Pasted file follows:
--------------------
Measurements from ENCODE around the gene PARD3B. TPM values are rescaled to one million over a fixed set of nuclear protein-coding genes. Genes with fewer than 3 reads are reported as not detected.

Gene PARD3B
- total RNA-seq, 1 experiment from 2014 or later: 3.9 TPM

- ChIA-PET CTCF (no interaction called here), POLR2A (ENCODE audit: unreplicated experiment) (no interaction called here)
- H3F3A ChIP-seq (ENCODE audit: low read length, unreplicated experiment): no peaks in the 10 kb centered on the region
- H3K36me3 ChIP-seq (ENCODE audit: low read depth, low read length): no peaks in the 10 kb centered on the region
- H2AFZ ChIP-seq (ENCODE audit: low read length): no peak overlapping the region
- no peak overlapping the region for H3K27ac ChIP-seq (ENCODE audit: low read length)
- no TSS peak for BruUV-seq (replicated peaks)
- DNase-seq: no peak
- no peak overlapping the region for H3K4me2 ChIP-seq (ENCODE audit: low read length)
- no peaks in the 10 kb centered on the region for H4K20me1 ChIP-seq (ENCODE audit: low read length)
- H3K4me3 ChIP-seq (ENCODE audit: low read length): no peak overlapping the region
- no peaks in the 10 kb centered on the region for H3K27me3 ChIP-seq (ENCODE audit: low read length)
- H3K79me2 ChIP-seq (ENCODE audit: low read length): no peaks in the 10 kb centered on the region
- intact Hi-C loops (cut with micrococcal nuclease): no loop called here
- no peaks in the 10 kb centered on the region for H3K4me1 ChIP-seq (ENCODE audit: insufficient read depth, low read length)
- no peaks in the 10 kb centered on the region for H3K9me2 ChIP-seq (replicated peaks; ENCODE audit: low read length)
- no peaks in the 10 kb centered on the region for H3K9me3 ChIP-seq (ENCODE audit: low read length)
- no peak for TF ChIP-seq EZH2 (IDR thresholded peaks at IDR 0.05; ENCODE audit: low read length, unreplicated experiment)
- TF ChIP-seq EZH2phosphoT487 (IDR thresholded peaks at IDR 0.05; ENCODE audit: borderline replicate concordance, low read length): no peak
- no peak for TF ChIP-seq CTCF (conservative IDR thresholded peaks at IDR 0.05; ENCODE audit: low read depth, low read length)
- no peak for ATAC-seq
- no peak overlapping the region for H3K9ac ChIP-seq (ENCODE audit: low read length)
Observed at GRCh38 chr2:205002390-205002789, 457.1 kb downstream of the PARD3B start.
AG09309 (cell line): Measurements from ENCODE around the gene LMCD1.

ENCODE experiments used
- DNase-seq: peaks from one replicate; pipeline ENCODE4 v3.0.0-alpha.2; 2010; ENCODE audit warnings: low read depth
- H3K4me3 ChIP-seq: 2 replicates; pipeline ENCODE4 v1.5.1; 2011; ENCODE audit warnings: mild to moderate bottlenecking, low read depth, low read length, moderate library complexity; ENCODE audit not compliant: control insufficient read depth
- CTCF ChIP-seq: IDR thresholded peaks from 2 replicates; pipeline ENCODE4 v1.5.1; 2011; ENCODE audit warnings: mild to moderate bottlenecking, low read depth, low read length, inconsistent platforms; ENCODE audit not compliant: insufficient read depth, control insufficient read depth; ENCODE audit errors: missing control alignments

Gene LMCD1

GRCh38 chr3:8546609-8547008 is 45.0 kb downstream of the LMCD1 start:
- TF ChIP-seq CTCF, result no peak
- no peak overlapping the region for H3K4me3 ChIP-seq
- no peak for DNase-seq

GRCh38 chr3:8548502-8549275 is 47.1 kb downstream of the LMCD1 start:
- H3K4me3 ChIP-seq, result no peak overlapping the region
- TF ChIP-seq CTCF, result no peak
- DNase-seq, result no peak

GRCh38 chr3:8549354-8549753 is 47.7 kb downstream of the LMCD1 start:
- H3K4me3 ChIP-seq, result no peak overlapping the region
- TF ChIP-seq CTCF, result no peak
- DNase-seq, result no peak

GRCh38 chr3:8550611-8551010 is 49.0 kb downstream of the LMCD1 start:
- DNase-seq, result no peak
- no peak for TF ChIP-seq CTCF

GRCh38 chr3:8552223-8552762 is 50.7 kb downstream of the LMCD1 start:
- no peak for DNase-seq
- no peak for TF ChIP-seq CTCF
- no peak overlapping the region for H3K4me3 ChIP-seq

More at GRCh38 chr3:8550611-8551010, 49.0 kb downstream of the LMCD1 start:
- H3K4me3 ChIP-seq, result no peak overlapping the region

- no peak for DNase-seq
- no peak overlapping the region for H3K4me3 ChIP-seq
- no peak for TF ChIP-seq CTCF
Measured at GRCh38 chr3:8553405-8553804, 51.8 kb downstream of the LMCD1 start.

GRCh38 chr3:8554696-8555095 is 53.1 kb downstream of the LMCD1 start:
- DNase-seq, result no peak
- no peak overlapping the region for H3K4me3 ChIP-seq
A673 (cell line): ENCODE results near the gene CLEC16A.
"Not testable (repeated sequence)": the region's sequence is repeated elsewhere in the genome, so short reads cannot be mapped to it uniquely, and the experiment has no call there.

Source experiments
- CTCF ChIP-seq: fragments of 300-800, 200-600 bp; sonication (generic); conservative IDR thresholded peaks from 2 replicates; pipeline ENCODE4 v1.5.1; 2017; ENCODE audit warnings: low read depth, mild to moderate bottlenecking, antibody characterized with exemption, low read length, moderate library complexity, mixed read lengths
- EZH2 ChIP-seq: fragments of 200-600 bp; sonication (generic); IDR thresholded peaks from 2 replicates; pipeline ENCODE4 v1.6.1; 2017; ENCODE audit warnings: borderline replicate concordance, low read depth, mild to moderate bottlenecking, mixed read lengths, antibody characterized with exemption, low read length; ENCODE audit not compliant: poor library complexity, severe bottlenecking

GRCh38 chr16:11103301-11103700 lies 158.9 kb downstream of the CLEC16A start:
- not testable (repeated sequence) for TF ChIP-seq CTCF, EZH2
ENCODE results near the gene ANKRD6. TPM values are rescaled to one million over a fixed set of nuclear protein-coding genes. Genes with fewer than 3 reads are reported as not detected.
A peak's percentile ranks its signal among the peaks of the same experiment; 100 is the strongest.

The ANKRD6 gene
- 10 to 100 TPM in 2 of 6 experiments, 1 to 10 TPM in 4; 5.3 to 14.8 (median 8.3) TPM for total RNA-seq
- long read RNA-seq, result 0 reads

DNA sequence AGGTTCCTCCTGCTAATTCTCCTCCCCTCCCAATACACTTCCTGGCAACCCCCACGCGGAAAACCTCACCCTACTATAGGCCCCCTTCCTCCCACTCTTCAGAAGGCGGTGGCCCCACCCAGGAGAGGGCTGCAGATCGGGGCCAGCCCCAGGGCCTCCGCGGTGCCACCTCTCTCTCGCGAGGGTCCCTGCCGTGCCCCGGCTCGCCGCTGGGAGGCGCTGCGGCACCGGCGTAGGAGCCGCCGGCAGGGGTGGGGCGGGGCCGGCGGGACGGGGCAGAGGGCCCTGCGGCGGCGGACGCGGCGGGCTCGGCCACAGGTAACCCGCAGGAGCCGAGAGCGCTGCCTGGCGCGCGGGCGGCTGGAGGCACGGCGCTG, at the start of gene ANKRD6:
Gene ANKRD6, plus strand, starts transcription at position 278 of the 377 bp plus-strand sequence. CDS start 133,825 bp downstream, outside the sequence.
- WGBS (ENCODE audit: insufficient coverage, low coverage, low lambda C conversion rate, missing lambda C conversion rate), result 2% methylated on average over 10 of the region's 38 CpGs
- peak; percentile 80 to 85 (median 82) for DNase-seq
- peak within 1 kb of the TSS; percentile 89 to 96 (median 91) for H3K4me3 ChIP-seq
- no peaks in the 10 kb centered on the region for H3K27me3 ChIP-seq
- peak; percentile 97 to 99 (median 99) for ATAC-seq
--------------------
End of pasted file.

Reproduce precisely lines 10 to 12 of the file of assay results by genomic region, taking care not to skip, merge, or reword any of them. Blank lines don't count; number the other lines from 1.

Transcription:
- DNase-seq: no peak
- no peak overlapping the region for H3K4me2 ChIP-seq (ENCODE audit: low read length)
- no peaks in the 10 kb centered on the region for H4K20me1 ChIP-seq (ENCODE audit: low read length)